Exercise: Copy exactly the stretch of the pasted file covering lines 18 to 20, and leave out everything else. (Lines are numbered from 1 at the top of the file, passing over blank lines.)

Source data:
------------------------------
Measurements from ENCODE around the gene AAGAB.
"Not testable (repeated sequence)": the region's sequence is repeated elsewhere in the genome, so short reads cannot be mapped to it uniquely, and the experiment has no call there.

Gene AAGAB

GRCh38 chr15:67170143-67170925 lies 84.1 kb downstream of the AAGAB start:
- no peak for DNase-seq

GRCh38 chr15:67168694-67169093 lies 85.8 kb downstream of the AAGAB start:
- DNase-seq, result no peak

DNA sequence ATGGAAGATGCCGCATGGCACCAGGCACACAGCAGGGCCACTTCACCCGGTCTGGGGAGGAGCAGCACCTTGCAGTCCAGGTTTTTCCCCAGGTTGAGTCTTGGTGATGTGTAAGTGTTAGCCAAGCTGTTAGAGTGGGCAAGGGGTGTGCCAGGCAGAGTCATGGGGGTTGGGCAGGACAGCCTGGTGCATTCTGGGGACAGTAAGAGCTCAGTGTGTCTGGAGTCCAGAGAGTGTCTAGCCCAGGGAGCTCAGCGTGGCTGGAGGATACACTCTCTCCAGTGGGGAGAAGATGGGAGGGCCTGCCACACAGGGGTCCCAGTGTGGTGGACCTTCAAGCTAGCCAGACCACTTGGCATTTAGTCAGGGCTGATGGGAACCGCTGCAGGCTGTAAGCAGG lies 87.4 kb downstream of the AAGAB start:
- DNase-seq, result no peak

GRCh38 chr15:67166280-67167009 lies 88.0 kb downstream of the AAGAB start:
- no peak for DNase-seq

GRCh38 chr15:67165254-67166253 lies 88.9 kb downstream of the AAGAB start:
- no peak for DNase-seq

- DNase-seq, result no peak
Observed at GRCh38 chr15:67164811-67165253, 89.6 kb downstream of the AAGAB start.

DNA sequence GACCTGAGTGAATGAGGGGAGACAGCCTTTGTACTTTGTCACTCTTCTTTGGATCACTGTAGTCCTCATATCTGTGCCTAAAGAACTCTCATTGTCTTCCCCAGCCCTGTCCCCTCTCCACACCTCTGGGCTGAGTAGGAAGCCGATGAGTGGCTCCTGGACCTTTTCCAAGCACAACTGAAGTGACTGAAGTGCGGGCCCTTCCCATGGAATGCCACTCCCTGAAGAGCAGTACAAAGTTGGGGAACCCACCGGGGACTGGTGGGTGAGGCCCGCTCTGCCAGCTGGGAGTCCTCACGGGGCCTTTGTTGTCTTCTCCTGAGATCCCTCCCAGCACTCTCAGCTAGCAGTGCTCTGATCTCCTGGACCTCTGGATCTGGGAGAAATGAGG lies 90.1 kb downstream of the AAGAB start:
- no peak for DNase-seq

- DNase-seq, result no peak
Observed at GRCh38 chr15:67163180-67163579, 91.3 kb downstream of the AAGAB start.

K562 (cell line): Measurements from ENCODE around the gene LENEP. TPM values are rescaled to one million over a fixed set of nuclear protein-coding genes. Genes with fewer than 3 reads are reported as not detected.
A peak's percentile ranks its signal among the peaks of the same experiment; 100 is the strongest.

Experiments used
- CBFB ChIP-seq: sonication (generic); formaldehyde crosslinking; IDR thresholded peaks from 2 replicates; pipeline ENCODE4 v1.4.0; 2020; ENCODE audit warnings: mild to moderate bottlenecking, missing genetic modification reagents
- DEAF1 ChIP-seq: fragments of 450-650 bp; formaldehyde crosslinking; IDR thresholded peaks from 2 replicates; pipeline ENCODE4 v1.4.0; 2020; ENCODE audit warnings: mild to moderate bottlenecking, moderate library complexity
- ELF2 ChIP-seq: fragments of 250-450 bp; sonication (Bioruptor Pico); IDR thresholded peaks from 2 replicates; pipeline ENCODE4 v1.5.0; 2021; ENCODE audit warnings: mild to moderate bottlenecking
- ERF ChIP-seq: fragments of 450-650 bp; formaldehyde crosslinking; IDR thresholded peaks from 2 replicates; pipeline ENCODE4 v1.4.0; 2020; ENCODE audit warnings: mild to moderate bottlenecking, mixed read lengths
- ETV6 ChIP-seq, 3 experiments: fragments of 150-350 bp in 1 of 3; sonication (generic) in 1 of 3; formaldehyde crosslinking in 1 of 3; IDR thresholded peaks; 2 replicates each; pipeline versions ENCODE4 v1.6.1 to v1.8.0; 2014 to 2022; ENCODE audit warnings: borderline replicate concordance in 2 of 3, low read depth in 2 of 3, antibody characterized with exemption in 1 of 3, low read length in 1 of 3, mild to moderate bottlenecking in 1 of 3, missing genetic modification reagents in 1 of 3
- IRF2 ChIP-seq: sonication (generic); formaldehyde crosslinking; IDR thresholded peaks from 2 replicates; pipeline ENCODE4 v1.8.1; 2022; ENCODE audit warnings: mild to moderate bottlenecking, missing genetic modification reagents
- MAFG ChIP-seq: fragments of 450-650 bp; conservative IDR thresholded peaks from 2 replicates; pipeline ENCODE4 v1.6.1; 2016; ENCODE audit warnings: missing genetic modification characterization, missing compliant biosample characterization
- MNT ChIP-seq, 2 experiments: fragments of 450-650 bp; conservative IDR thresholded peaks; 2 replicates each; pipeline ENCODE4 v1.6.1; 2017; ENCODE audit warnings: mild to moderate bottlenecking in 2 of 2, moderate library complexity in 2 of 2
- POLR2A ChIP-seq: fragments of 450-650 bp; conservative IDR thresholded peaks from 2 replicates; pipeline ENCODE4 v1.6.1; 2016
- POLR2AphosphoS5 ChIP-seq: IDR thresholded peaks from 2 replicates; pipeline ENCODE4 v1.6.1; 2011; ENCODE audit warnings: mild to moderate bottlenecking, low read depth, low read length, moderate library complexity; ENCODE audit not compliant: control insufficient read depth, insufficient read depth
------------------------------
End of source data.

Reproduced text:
- DNase-seq, result no peak
Observed at GRCh38 chr15:67163180-67163579, 91.3 kb downstream of the AAGAB start.

K562 (cell line): Measurements from ENCODE around the gene LENEP. TPM values are rescaled to one million over a fixed set of nuclear protein-coding genes. Genes with fewer than 3 reads are reported as not detected.